Que. cardinal wants abortion debate reopened

QUEBEC – Cardinal Marc Ouellet, who sparked controversy this month with his comments on abortion, has called for a broader debate into the issue but still considers abortion a "serious moral disorder."

The Quebec cardinal – who is the primate of the Catholic Church in Canada – on May 15 told a pro-life conference in Quebec City that abortion is a "moral crime," one as serious as murder. He said abortion is never acceptable, even in cases where a woman has been raped.

But on Wednesday, Ouellet called a news conference to "clarify" his message. Ouellet said he is sorry if his remarks offended women who have had an abortion, but stressed that his comments were distorted and taken out of context.

"They were used as a weapon against me," he told reporters, adding the reaction in Quebec was "completely without measure."

Carefully choosing his words, Ouellet said that he considers abortion a "serious moral disorder" but said he does not condemn women who resort to it.

Although the cardinal acknowledged canon law states women who have an abortion should be excommunicated, he called for compassion and solidarity.

"The woman takes the decision in light of her personal circumstances and only God can judge because he alone can assess the elements that led to that decision," Ouellet said.

He reiterated that the rights of the unborn child should have priority over those of the woman because "it’s a question of life and death" for the fetus.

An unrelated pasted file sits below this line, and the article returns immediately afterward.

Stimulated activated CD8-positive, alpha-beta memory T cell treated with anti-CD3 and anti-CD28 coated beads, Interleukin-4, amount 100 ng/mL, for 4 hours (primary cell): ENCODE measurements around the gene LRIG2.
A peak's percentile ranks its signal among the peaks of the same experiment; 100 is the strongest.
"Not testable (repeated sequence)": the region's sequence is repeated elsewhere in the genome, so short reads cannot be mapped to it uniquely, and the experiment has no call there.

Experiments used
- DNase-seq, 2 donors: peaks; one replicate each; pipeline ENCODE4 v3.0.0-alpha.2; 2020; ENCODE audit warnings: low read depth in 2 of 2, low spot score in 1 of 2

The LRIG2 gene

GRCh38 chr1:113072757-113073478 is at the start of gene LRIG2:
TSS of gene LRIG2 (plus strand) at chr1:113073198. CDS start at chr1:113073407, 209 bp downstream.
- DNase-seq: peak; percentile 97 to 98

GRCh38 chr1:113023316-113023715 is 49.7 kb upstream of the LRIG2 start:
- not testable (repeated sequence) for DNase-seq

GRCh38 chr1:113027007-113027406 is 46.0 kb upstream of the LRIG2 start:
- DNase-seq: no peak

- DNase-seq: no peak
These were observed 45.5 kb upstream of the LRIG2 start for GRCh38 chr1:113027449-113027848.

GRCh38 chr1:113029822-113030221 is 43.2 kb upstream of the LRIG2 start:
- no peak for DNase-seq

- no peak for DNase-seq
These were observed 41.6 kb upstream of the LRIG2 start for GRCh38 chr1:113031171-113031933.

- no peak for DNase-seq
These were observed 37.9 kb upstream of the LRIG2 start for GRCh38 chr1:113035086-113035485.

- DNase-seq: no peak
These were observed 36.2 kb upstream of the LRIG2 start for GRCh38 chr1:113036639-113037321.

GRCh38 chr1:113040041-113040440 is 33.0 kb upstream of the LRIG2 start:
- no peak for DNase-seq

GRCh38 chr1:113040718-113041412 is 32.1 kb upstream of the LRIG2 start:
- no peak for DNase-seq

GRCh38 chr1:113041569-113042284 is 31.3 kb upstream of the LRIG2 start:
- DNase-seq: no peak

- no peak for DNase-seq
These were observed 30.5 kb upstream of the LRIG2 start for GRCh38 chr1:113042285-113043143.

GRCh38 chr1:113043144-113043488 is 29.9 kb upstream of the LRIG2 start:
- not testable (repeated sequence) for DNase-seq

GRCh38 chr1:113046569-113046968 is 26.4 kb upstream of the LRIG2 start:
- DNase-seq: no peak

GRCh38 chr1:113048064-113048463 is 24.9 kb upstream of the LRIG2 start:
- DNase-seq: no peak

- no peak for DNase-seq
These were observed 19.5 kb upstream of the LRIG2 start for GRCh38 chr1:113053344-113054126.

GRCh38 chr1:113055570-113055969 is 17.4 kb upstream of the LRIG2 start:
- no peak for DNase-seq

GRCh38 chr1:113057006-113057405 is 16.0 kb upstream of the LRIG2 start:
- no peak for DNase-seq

Alexa Conradi, of the Quebec Women’s Federation, argued Ouellet is trying to stir a debate that has been settled for years.

"Although his tone was more sensitive and thoughtful, in the end, he still thinks that the priority should be given to a fetus over a women’s choice and I think he’s wrong," she said. "I think that’s disconnected from women’s lives. What that would come down to is eventually the criminalization of abortion."

Canada’s abortion law was struck down by the Supreme Court in 1988 and no government has reopened the sensitive debate since.

Ouellet acknowledged there is no political will to give legal protection to the unborn child and called for an "awareness campaign" to provide women with more information about abortion alternatives.

"The number of abortions could be reduced by half if only women in distress because of an unwanted pregnancy were welcomed, informed and accompanied in their choice with compassion and solidarity," he said, accompanied by Ottawa Archbishop Terrence Prendergast at the news conference.

They noted that there are about 100,000 abortions in Canada each year, including about 25,000 in Quebec alone.

"There is too (many) abortions and I think everyone agrees that we need to reduce that number," Ouellet said. "The abortion debate is on and we should not be afraid of it."

One way of achieving that goal, he said, would be to give more funding to pro-life groups. "Governments are funding abortion clinics. I would like equity for organizations that are defending life and helping women to keep their child."

The Quebec cardinal also said the federal government could draw inspiration from Belgium that has banned abortions after 12 weeks.

"We need to legislate on when we consider that there is human life," he said.

Critics believe Ouellet is showing his true colours by further pressing an issue that has been in the news for weeks with Prime Minister Stephen Harper’s decision not to fund abortions under its global G8 maternal-health initiative.

"Today I was confirmed in the worry that he is trying to have the debate become a political one in Canada and, unfortunately, the Conservative government at the same time has also decided to make it a political debate by refusing to fund abortions internationally," said Conradi. "So there is a conjunction of concerns."


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